… So if I quit Adobe Reader, I can then eject LaCie.
I just sat in on a Max OS X Leopard Development Tools talk, where I heard about a few things that are pretty nerdy and pretty silly.
nerdy + silly = awesome
Download GLTerminal and get a working terminal window with graphics that simulate those old green/amber, flickering, curved-on-the-edges terminals I remember from the early 80s. Complete with low baud rate simulation (hahaha), and adjustable flicker rate. Here’s a version for 10.5 Leopard (make sure to set “Preferences” first, as described on this page).
Also mentioned was code that enables you to read from the accelerometers and light sensors in your Apple laptop. I’ve been dying to mess with this, but don’t have time these days. I’m hoping one of my friends will read this, and then make something totally awesome with it.
Now off to watch all those “Get a Mac” commercials I’ve been missing…
“It’s as easy as a peanut butter sandwich.” (And has the added benefit of making me hungry.)
Thanks to K for this recommendation… she says she uses it for her personal notes for work, and she can edit them anywhere she has an internet connection. A great idea.
I just had the pleasure of watching Helvetica, a film about the font, typography, and the wide range of deep responses we can have to the way we write our letters in space. It is a great movie; go see it if you can.
Director Gary Hustwit was there with us, answering questions after the show. The funniest part was him describing how he got the music for the film (“What does Helvetica sound like??”), most of which was straight from the iTunes playlist he was listening to at the time he conjured up the idea for the film. (Think Four Tet, Caribou, Sam Prekop.) He’s got a background producing music documentaries, so has plenty of connections.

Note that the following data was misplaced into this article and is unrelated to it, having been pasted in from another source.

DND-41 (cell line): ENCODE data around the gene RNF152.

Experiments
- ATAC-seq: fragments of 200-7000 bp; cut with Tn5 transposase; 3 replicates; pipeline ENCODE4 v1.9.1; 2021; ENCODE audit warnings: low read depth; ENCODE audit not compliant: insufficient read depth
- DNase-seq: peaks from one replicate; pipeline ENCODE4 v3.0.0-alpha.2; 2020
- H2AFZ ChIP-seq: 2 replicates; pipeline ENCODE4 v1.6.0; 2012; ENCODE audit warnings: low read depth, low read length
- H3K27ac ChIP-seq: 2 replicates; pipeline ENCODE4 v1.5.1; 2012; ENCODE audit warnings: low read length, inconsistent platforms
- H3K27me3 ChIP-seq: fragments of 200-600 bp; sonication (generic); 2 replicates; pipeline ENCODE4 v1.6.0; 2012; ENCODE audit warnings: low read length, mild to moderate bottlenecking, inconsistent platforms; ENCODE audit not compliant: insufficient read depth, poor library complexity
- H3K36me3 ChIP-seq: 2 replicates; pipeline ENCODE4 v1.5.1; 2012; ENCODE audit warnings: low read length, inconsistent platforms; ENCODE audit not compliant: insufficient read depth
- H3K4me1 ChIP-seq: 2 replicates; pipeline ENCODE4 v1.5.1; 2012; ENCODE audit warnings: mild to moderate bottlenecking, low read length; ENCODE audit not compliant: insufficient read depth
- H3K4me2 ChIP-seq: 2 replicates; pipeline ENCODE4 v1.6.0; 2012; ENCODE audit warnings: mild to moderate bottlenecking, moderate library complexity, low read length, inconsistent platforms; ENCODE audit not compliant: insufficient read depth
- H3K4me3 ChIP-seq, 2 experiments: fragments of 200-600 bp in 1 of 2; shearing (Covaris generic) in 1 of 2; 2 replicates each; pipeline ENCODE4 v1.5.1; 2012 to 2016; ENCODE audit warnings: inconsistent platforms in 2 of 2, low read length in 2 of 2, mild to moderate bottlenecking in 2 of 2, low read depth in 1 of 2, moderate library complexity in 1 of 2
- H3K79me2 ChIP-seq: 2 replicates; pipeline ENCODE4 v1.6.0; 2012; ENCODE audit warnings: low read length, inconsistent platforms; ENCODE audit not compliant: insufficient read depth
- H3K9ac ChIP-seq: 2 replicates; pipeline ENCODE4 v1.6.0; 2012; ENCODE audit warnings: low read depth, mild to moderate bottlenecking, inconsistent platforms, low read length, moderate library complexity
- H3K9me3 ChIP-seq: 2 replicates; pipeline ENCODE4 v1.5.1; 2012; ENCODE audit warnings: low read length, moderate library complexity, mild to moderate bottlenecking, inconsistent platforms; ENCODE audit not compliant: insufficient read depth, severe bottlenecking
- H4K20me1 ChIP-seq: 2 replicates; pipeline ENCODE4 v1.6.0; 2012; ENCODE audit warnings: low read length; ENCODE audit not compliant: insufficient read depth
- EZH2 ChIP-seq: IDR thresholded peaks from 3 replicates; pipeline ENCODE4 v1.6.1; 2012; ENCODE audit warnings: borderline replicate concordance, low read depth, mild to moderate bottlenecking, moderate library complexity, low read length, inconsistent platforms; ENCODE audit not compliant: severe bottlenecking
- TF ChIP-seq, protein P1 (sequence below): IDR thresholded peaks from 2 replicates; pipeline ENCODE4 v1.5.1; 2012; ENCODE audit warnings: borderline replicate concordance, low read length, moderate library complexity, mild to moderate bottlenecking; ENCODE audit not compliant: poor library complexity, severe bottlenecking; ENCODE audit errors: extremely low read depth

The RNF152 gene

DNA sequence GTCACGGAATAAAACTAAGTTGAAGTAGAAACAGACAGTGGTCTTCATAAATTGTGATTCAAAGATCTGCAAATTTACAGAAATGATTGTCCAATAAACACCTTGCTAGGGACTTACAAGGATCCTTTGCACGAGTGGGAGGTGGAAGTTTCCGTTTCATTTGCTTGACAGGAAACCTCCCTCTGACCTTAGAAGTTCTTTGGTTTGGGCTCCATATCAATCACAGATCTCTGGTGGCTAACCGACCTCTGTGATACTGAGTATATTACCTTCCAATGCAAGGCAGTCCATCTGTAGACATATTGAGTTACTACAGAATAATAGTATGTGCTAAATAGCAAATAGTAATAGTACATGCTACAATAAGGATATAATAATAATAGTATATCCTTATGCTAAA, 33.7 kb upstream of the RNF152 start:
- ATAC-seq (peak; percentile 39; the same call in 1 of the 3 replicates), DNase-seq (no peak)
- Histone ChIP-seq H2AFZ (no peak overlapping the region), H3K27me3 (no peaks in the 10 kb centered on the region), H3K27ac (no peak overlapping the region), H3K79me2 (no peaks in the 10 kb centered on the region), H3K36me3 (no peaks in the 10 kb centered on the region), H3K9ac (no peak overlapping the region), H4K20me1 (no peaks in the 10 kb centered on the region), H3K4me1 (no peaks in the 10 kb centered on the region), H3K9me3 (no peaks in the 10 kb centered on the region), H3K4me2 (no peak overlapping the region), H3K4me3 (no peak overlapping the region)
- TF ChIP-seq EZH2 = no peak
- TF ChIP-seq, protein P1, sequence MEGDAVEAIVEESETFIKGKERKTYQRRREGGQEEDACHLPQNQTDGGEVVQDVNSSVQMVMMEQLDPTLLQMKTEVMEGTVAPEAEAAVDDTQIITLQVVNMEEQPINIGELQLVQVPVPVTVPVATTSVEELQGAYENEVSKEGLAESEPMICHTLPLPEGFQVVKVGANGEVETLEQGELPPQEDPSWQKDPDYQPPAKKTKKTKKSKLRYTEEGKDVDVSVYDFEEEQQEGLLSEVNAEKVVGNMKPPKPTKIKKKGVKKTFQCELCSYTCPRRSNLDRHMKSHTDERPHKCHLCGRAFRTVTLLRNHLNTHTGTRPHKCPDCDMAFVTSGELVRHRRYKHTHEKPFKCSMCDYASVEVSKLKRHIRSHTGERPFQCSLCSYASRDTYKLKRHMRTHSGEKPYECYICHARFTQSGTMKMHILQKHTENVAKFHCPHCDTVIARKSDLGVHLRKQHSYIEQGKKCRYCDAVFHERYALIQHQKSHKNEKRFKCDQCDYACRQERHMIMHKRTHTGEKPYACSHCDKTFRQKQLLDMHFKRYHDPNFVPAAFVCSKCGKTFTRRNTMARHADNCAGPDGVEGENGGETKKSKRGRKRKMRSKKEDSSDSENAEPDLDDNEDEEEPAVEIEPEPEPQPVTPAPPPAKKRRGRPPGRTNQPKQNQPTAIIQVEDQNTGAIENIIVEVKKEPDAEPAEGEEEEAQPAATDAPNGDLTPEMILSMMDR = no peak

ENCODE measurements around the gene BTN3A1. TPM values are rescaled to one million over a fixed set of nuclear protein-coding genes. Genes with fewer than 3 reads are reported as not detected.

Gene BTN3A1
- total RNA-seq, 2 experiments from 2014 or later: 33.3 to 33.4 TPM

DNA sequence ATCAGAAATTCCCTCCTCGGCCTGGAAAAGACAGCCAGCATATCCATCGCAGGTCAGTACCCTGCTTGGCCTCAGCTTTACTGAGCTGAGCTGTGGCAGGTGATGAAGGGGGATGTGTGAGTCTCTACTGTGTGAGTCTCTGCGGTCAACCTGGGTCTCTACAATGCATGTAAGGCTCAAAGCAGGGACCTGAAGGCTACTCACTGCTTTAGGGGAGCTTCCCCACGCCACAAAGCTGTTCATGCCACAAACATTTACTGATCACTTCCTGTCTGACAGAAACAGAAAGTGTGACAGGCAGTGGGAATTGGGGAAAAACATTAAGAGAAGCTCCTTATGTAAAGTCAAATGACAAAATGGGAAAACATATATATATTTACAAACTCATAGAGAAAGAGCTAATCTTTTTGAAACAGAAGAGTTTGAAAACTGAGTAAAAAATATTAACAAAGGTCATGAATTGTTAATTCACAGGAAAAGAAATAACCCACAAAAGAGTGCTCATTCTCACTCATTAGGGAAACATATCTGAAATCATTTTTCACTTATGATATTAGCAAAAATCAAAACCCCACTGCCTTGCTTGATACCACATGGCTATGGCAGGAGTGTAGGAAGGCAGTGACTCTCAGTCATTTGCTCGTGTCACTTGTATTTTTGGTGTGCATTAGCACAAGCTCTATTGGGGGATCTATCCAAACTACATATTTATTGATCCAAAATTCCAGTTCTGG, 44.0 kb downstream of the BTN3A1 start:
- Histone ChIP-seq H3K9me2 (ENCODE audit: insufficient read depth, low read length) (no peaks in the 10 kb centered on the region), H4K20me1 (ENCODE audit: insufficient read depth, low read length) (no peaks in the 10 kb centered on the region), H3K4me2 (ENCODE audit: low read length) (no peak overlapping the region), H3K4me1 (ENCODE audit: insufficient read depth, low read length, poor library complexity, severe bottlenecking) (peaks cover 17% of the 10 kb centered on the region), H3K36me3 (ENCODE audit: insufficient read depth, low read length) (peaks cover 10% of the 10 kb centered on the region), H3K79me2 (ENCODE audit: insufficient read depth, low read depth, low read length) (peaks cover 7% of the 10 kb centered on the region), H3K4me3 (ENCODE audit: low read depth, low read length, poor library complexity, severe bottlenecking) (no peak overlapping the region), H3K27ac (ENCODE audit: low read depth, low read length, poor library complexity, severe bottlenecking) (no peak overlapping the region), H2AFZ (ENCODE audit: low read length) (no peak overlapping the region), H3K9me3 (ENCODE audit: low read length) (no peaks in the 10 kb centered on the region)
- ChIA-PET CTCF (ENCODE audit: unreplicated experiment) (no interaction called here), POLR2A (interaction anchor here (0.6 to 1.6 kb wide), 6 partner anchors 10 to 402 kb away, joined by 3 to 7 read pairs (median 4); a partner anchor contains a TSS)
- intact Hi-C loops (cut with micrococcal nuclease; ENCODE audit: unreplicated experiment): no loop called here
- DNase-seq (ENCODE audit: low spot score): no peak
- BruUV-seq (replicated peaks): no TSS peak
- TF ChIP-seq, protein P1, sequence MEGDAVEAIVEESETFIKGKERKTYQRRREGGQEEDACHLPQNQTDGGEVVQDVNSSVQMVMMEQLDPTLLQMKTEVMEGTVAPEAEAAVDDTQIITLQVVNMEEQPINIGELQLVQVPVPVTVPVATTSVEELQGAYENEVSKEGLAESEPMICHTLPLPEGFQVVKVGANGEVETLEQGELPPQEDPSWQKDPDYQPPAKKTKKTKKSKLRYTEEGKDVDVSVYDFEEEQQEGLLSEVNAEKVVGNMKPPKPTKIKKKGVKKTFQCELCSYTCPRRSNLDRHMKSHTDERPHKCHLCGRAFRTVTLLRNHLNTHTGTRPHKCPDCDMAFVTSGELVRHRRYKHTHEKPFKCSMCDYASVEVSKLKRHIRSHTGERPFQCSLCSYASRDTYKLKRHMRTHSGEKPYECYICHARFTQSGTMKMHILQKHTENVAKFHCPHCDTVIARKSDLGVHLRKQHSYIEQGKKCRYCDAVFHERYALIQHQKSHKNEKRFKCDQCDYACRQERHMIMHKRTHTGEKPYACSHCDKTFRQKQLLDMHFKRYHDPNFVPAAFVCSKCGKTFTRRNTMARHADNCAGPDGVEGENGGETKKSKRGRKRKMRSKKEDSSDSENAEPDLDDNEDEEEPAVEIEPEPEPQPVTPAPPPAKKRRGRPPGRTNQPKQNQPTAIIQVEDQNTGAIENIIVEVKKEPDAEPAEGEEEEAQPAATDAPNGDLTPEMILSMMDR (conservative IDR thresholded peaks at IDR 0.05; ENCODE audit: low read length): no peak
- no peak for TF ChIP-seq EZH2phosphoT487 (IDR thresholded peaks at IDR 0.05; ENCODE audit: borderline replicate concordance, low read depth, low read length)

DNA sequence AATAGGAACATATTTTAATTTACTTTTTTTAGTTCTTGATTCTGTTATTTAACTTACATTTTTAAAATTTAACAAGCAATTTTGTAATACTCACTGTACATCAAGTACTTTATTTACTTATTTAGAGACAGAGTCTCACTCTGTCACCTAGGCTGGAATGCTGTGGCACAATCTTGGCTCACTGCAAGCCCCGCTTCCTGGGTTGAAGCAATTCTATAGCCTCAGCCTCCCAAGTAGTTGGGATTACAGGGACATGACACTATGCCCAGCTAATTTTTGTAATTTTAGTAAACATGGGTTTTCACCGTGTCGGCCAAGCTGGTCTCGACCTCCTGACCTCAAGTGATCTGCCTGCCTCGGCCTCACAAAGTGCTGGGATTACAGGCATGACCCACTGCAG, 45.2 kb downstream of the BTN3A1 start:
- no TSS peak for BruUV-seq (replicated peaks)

Hustwit says he even got five unreleased, instrumental tracks from Sonic Youth, for him to use in the film. But the tracks just wouldn’t fit, no matter how hard he tried. “Helvetica rejected Sonic Youth.”
The way that this statement makes so much sense is… indescribable to me, and utterly satisfying.
Here’s what the ten people in the “Other” category are using:
Thanks for all of your responses! Even though this is certainly not an unbiased sample set, it looks like building something for iTunes is a pretty safe way to go. Hooray for quantitative decision-making!
Maybe you guys can help me learn something… I’m wondering what MP3 player software my friends use.
It should only take 6-10 seconds. And the benefit will last a lifetime. Maybe.
Thanks so much to all who help by answering! Your input will help me decide what my next project — a visualization of your own music listening patterns — will focus on.
Addendum: One day later, I posted the survey results in this blog post.
In honor of getting to see Benoît Mandelbrot speak yesterday at IBM in Cambridge, and of his mention of the crazy-cool cauliflower/broccoli mix romanesco, I tried to draw a 2-D version of the fractal veggie in Processing. I wanted to project it onto cones, but I just don’t have the time right now.